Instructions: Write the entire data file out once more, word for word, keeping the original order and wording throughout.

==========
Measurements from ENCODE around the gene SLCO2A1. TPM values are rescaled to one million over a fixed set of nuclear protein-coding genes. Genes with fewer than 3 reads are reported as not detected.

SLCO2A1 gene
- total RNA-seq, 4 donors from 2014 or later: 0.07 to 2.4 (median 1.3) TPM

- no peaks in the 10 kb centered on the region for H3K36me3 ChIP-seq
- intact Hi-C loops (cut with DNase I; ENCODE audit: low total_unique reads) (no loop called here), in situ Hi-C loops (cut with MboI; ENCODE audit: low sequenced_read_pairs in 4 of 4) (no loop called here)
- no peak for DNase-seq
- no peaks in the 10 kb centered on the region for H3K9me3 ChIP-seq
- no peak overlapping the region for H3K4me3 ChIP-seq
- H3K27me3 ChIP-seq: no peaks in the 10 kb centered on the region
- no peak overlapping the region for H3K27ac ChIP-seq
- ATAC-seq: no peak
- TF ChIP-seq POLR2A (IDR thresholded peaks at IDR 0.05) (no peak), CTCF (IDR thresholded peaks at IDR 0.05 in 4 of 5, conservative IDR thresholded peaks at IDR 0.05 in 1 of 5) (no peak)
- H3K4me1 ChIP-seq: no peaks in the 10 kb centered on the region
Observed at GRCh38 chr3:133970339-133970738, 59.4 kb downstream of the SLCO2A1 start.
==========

Measurements from ENCODE around the gene SLCO2A1. TPM values are rescaled to one million over a fixed set of nuclear protein-coding genes. Genes with fewer than 3 reads are reported as not detected.

SLCO2A1 gene
- total RNA-seq, 4 donors from 2014 or later: 0.07 to 2.4 (median 1.3) TPM

- no peaks in the 10 kb centered on the region for H3K36me3 ChIP-seq
- intact Hi-C loops (cut with DNase I; ENCODE audit: low total_unique reads) (no loop called here), in situ Hi-C loops (cut with MboI; ENCODE audit: low sequenced_read_pairs in 4 of 4) (no loop called here)
- no peak for DNase-seq
- no peaks in the 10 kb centered on the region for H3K9me3 ChIP-seq
- no peak overlapping the region for H3K4me3 ChIP-seq
- H3K27me3 ChIP-seq: no peaks in the 10 kb centered on the region
- no peak overlapping the region for H3K27ac ChIP-seq
- ATAC-seq: no peak
- TF ChIP-seq POLR2A (IDR thresholded peaks at IDR 0.05) (no peak), CTCF (IDR thresholded peaks at IDR 0.05 in 4 of 5, conservative IDR thresholded peaks at IDR 0.05 in 1 of 5) (no peak)
- H3K4me1 ChIP-seq: no peaks in the 10 kb centered on the region
Observed at GRCh38 chr3:133970339-133970738, 59.4 kb downstream of the SLCO2A1 start.